Well, here in California a minor who is caught driving with alcohol in their system can face several charges and penalties.

California Vehicle Code section 23136 makes it illegal for a minor to have a blood alcohol content of 0.01 percent or greater while driving. This is knowns as California’s “Zero Tolerance” law for underage drivers. Under this law, a minor faces a one-year suspension of their driver’s license.

California Vehicle Code section 23140 makes it illegal for a minor to have a blood alcohol content of 0.05 percent or greater while driving. Unlike section 23136, this section is an infraction which can result in fines of up to $100 and a one-year suspension of their driver’s license.

However, in Bierhals’s case, had it occurred here in California, prosecutors would have likely charged him with the standard adult DUI under California Vehicle Code section 23152 (driving under the influence and driving with a blood alcohol content of 0.08 percent or greater). A violation of section 23152 is a misdemeanor which carries a three to nine month DUI program, three years of summary probation, up to $1000 in fines, up to six months in jail, and a six-month suspension of driving privileges.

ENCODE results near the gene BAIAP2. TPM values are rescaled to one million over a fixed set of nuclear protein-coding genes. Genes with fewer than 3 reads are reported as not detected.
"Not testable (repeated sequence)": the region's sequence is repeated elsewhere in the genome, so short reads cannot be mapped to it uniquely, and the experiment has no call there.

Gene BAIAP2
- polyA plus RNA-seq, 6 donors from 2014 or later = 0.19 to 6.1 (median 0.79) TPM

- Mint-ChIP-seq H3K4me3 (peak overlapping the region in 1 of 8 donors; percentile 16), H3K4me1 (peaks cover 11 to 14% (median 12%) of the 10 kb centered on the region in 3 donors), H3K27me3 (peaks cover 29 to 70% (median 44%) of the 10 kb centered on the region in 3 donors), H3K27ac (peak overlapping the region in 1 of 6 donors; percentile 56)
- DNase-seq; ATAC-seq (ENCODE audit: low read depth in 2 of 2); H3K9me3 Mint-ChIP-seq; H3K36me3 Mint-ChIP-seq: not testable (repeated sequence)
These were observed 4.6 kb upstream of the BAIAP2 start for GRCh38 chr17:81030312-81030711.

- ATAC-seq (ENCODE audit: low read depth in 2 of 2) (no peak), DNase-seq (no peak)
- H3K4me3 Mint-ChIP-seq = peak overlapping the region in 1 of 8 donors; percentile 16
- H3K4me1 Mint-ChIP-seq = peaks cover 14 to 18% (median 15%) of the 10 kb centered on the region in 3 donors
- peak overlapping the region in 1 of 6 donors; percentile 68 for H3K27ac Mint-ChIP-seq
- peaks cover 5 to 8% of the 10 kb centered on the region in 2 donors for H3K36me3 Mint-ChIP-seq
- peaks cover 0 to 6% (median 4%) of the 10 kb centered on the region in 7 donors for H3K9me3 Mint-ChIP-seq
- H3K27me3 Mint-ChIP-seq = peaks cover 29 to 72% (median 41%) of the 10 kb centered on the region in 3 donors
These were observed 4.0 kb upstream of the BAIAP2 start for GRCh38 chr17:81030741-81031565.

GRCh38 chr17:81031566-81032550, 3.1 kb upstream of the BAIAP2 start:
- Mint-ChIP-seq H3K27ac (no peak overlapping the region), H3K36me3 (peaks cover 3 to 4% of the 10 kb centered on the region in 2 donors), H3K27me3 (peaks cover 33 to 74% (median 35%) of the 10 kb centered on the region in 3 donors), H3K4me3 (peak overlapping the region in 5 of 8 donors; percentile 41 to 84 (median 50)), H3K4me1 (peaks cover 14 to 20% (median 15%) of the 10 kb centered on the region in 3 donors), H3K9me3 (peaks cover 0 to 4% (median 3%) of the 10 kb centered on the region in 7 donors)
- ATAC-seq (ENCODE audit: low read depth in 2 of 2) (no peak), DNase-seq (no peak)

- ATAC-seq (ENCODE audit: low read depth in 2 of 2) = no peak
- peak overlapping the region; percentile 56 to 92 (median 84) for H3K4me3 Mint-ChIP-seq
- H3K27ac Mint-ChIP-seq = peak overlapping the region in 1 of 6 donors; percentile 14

Of course, Bierhals is facing the penalties for a second-time DUI as well. A second time DUI, here in California will also be charged as a misdemeanor, but this time, he’s facing between 96 hours and one year in jail, an 18-month DUI program, and two-year suspension of driving privileges.

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Do I have to Take a Breath Test?

Thursday, June 1st, 2017

You heard me say a couple of weeks ago that breathalyzers are inaccurate and, as a result, lawyers can challenge the results of a particular breathalyzer. Lawyers, however, cannot challenge breathalyzers generally even though they are inaccurate.

This begs the question: Do you have to take a breathalyzer test?

Like many things in law, the answer is that it depends. In California, there are two different “breathalyzer” tests. One test is required by law, while the other is not.

According to California Vehicle Code section 23612(h), the PAS test “indicates the presence or concentration of alcohol based on a breath sample in order to establish reasonable cause to believe the person was driving [under the influence]…[it] is a field sobriety test and may be used by an officer as a further investigative tool.”